After the top part of a live oak collapsed in Bienville Square recently, crews removing the tree got a surprise: It was filled with concrete.
The City of Mobile explained in a statement:
“Unfortunately, a large portion of a live oak tree in Bienville Square collapsed just before 5:30 p.m. on Friday, August 18. The City of Mobile’s Urban Forester responded shortly after it was reported and determined the tree failed due to natural circumstances, though a specific cause hasn’t been identified. Unfortunately, the tree had to be removed because there was no canopy left to sustain it.
Interestingly, the collapse of the upper canopy of the tree revealed that it was filled with concrete and likely has been for decades. Years ago, filling hollow tree cavities with concrete, bricks, or mortar was a common practice, similar to how dentists use fillings to fill cavities in decaying teeth. Over the years, it was discovered that aggressive decay removal can actually interfere with trees’ natural defenses and their ability to compartmentalize wounds. As a result, the practice of filling in tree cavities has been largely abandoned by arborists.”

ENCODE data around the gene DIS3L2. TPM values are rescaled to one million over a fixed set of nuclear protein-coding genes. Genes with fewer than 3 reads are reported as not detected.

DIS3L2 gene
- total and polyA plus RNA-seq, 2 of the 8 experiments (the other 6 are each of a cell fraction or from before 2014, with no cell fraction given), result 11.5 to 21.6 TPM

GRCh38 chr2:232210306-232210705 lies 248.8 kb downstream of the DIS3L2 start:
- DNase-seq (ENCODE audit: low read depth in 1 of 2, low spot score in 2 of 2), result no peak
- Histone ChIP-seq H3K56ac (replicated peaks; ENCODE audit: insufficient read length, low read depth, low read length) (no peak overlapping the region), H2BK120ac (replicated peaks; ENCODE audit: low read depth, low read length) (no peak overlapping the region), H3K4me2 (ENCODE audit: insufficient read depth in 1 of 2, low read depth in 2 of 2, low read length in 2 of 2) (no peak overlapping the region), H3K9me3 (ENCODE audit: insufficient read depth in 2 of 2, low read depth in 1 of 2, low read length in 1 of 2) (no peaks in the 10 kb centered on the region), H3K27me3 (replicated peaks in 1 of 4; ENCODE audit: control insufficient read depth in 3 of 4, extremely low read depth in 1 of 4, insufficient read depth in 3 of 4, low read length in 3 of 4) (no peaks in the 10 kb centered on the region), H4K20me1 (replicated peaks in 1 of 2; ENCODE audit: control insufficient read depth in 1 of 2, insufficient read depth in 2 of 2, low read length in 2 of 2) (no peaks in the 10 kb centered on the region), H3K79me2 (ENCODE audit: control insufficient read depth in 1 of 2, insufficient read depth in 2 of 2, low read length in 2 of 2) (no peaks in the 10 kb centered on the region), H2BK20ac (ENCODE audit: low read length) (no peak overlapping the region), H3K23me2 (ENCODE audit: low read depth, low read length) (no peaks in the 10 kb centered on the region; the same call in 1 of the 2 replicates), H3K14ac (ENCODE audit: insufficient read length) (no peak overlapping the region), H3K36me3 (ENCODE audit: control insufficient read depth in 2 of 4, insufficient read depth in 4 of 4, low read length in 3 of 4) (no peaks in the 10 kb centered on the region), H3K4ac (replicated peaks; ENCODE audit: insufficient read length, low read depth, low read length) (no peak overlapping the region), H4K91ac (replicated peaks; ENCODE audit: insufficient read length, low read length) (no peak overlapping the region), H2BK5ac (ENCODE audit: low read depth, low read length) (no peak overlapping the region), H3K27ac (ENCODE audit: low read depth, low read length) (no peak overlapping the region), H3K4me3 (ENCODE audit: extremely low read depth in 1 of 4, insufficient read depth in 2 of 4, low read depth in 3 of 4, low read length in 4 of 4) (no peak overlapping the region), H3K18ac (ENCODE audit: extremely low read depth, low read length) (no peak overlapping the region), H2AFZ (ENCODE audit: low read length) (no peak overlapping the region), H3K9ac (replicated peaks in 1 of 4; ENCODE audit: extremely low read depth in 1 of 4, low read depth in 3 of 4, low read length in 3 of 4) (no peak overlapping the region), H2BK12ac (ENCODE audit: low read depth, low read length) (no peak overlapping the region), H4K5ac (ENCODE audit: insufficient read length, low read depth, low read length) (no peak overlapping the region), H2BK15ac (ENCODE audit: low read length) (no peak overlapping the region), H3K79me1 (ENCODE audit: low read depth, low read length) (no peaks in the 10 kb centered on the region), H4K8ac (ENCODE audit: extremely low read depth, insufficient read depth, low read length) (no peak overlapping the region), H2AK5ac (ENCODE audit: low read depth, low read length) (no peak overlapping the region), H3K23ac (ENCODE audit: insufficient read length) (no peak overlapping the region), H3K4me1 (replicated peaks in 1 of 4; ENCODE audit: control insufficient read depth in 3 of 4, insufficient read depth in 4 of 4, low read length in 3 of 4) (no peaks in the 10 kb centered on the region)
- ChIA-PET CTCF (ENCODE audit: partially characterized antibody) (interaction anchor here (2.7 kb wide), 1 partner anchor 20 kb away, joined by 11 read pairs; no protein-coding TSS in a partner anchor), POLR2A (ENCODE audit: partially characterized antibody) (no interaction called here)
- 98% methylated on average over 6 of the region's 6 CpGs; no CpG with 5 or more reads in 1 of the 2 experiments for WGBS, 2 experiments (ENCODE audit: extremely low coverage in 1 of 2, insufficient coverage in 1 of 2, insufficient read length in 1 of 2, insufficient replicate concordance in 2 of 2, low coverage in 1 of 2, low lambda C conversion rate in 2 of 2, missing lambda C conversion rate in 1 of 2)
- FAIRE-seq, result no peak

The city has begun extensive renovations in the park, which will require it to be closed to the public for several months.
The $3.2 million project will make improvements throughout the interior of the park, including upgraded lighting, walkways, bluestone pavers, landscaping, and the addition of a seat wall. It will also include the installation of Ketchum Fountain, which has recently been restored and upgraded.